Daily Bread is a Utah-based company that provides 25-year, freeze-dried food storage at

Tuesday, December 18, 2012

Cafe Rio Meal Card & T-Shirt Giveaway!

The Cafe Rio restaurant chain is letting me give away 10 Cafe Rio T-shirts with a free meal ticket attached!  It's part of the company's holiday gift card promotion. From Dec. 21-24, you can buy a $25 gift card at Cafe Rio and receive a free meal card.  

Yes, I realize this isn't the only chain that offers some type of bonus when you buy a gift card.  Subway, Panda Express, Costa Vida, Zupas, Applebee's, and Outback are some that I know of.  

But, Cafe Rio is the only one offering this special giveaway! And it's so very easy to win.  All you have to do is leave a comment on this blog post by Saturday. You can use your full name or just a first name.

I will put all the names in a bowl and draw out a winner. Please check my blog on Saturday for the list of winners. If you're one of them, you'll need to email me with your full name and mailing address so I can give it to the folks at Cafe Rio!  Can't you taste that sweet pork burrito already?  

My Last Deseret News Column

For 12-plus years, I've written a weekly column for the Deseret News Food section. What a great time I've had, and how much I've learned during that time!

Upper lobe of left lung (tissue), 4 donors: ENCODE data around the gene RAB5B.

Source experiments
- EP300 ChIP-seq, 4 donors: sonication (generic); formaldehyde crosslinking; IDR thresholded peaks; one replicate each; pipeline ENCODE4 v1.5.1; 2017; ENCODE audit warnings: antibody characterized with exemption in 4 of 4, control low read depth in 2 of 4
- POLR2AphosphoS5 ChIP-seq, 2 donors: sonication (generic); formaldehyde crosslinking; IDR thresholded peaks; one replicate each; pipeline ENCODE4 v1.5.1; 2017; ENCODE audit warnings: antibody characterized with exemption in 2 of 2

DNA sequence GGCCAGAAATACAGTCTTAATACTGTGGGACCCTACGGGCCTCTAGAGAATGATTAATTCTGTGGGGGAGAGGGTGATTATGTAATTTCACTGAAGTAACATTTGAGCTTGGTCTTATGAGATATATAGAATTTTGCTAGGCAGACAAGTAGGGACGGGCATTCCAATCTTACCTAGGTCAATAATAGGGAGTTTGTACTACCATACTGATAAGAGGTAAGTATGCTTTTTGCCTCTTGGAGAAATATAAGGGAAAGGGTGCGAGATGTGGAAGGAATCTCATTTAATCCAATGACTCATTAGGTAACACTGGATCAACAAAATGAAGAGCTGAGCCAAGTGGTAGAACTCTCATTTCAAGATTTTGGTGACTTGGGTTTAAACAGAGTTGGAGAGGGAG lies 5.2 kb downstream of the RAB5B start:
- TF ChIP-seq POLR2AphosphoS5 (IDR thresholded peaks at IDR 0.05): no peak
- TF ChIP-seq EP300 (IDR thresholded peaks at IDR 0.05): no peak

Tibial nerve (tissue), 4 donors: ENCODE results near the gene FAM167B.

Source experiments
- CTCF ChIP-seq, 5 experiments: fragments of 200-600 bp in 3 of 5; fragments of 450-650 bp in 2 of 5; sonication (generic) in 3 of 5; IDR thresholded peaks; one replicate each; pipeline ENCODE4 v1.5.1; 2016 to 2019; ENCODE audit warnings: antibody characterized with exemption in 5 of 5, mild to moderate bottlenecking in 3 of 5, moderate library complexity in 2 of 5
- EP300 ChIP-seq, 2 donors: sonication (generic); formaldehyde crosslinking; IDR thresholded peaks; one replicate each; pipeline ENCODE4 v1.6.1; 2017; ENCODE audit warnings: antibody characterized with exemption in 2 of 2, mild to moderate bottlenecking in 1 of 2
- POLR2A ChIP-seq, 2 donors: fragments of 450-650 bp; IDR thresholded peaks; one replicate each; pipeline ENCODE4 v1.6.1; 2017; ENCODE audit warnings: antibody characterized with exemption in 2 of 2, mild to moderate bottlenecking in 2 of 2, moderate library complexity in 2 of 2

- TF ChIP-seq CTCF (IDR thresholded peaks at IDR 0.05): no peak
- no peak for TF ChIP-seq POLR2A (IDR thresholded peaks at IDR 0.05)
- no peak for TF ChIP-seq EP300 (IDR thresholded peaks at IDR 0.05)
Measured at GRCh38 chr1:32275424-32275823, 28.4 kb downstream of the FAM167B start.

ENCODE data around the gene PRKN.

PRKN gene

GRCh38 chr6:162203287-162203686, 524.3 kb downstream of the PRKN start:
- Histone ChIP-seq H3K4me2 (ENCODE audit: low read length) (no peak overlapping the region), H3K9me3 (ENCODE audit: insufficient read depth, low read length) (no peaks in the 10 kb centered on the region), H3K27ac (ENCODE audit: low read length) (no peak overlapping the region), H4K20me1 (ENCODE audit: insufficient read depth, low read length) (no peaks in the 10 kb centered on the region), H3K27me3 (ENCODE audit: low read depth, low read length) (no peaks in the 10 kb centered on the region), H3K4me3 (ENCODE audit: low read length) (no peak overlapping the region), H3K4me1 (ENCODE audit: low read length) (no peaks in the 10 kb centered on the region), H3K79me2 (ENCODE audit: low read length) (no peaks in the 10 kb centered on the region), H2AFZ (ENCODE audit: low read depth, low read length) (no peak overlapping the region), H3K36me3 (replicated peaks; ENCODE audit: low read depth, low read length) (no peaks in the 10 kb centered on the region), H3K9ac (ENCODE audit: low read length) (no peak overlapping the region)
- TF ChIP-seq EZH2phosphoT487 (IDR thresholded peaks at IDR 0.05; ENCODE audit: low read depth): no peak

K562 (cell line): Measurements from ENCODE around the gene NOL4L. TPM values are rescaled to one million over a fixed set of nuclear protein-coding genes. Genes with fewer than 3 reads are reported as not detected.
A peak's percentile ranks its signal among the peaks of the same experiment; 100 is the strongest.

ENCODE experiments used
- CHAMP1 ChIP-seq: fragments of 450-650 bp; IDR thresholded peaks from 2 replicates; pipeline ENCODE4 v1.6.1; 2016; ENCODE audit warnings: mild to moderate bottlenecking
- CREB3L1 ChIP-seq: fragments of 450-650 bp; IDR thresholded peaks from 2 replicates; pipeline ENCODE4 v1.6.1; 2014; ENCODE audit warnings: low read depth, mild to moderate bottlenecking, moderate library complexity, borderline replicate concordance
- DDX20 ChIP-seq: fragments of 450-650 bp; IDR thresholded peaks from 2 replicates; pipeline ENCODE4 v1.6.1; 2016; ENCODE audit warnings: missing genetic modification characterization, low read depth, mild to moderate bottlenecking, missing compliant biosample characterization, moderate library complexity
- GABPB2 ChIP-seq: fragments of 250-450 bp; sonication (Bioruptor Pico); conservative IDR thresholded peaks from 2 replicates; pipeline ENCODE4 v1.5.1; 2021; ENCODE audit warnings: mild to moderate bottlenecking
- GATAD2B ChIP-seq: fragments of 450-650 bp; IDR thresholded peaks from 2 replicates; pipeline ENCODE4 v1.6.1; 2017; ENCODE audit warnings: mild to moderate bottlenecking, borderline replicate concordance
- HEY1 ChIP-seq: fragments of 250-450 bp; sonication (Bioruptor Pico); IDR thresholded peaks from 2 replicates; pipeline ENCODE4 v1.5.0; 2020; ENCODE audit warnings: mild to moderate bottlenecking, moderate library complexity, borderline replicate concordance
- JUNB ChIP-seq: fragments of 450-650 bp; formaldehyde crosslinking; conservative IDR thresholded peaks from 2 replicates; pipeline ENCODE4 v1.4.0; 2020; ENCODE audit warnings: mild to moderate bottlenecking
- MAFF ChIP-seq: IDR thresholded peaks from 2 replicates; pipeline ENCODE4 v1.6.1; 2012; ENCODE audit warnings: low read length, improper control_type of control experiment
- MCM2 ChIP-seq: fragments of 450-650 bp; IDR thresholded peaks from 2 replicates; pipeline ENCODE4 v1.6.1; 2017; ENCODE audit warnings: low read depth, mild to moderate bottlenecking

Whether I was sick, on vacation, whatever, I somehow always managed to write my column. The only exception was the last day of August in 2010 when I was laid off from my job as Food editor. Since then, I've continued writing my column for a freelance fee instead of being on the company payroll. 

Today is the end of my Deseret News era, as I announced at the end of my last column here - . In January, my column will appear in the Standard-Examiner. You can find it on 

In a future blog post, I'm going to look back on some of the memorable people I've met and stories I've covered. But in the meantime, let me state my case for the importance of a Food section, although it seems to be a losing battle with many newspapers across the country. Even as the topics of food, cooking and nutrition are becoming big business on TV (Food Network, Cooking Channel, etc.) and online (blogs, blogs and more blogs!) some newspapers have laid off  food writers and shrunk their food coverage. (Funny, but nobody ever thinks about downsizing the sports pages. Could it be that most of the decision-makers at newspapers tend to be competitive men?)  

Years ago, two-time Pillsbury Bake-Off finalist Janet Barton told me she became a good cook because it brought her kids home around the dinner table.